|For Many Victims of Clergy Abuse, the Scars Are Now Burning
By Michael Levenson
April 14, 2008
When Pope John Paul II celebrated Mass on Boston Common on Oct. 1, 1979, Robert Costello was there. He was 18, president of the Catholic Youth Organization at St. Theresa of Avila parish in West Roxbury, and a freshman at Boston College. Praying in the rain with 400,000 believers, he watched as his friend, who was dying of cancer, took Communion from the pope's hand.
Now, almost 29 years later, Costello is anticipating another pope's visit. Only this time, he is going to protest, not pray. A victim of sexual abuse by a priest who was supposed to teach his Boy Scout troop to swim, Costello will travel from Boston to New York City Friday to read aloud the names of fellow victims, while Benedict XVI addresses the United Nations.
"I don't owe him the courtesy of kissing his ring, because they certainly didn't do me the courtesy of stopping this abuse when it happened," said Costello, a 46-year-old Norwood resident who, in 1989, came to terms with the abuse he said he suffered between the ages of 10 and 14.
For many victims of clergy sexual abuse, Benedict's visit to New York and Washington revives the rage, powerlessness, and despair of having had their faith broken and their abuse unacknowledged for decades. Many say the pope has not done enough to prevent abuse and that it is still occurring. They see Benedict's decision to bypass Boston, the epicenter of the crisis, as willful disregard for the problem.
"It's just the sort of thing where I hear about it, and I turn away in disgust," said Peter Pollard, 56, who said he was molested in the 1960s by a priest in Marblehead and who works for an organization in Amherst dedicated to stopping abuse.
"It's not something I have interest in or want to have interest in. I feel pretty dismissive and disdainful of the pope and his office and his past behavior."
Some Catholics, however, hope that Benedict's visit will inaugurate an era of openness between victims and the Vatican. Archbishop Pietro Sambi, the pope's US ambassador, has told USA Today that Benedict plans to address the abuse crisis several times.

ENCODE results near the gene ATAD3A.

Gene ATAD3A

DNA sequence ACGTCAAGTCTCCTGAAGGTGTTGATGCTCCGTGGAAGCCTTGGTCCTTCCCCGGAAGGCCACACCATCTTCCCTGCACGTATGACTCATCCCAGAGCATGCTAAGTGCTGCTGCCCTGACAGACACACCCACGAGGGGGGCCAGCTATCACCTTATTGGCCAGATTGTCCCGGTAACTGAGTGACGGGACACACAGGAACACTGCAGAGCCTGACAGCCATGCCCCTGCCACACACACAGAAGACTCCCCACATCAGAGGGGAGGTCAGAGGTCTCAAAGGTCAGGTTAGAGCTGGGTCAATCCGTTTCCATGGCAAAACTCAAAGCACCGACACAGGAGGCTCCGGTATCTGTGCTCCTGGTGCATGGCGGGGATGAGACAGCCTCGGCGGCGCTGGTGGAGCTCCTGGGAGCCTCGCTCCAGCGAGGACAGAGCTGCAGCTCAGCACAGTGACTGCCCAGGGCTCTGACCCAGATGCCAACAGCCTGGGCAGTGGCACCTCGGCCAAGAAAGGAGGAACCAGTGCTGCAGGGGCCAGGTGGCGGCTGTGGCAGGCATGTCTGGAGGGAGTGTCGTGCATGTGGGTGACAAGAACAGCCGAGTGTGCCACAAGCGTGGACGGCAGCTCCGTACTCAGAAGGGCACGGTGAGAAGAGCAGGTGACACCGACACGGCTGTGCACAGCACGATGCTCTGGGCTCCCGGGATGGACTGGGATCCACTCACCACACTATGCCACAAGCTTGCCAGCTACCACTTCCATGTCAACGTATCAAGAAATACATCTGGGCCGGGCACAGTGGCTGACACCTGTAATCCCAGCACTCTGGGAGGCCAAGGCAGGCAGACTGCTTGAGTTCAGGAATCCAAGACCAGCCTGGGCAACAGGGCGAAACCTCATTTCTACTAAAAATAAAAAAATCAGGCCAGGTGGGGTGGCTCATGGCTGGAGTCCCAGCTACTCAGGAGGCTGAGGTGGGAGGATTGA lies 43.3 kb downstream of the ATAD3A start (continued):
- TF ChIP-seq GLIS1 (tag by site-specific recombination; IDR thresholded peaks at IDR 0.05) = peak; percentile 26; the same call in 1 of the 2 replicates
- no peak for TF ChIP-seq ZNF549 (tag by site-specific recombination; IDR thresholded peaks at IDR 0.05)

Sambi has also told the National Catholic Reporter that a meeting with victims is "within the field of possibility, but I cannot confirm anything."
The main national organization representing victims, the Survivors Network of those Abused by Priests, has heard nothing from the Vatican or its representatives, despite requesting a meeting with the pope, according to its national director, David Clohessy.
"He has a huge opportunity here, and if he misses that opportunity, he will not get it back," said Gary M. Bergeron, a Salem, N.H., resident whose book, "Don't Call Me A Victim," chronicles the alleged sexual abuse by priests of his father, his brother, and himself. Bergeron, his father, and another victim sought unsuccessfully to tell their stories to John Paul II at the Vatican in 2003.
"It's an opportunity for him to walk through that door that we pushed against and pushed against and pushed against for decades," Bergeron, 45, said in his office, where a sign on the bookshelf reads, "Adversity Introduces A Man to Himself." "It's open. Just walk through it."
Susan Renehan, 59, a single mother in Southbridge, grew up a devout Catholic in suburban New Jersey. As a girl of 8, she willingly gave up chocolate for Lent, and read books about priests serving in leper colonies and priests with stigmata.
"I had this very deep love of the Church and the pope," she said. "It was very deep in the fabric."
Then, she said, a priest repeatedly molested her when she was in the seventh and eighth grade, and she was kicked out of Catholic school for misbehaving. She has never gone back to church, she said.
Now, thinking about the pope in New York makes her angry.
"If anything, I'd go down and protest," Renehan said. "But I'll probably just tune it out . . . Until the pope steps up to the plate and starts being responsible for the child abuse and rape, then he has no credibility. And that the Catholics aren't demanding that he be held accountable is just as criminal as his ignoring the issue."
Costello struggled for years with depression, alcohol abuse, and suicidal feelings. He credits therapy for helping him recover. In 1995, when John Paul II visited Washington, Costello wrote a letter to the pope, telling him the story of his abuse and inviting him to his garden to talk.
But he never heard back, he said.
Costello said that reading aloud the names of victims feels like a more fitting response to this pope's visit.
"I just didn't want them to be forgotten amidst all the pomp and circumstance," he said.
The disillusionment is painful for many. Pollard, who said his molestation by the Rev. George Rosenkranz led him to become an advocate for abused children, recalled the awe he felt as a child when the pope came to the United States.
"The pope felt like God's representative on earth," Pollard said. "It was very exciting and very meaningful and very moving. This just feels like they have trivialized the Church and the pope, and that feels like a big loss.
"It's done, for me. It's not something that I am experiencing today as a new loss. That happened a long time ago."
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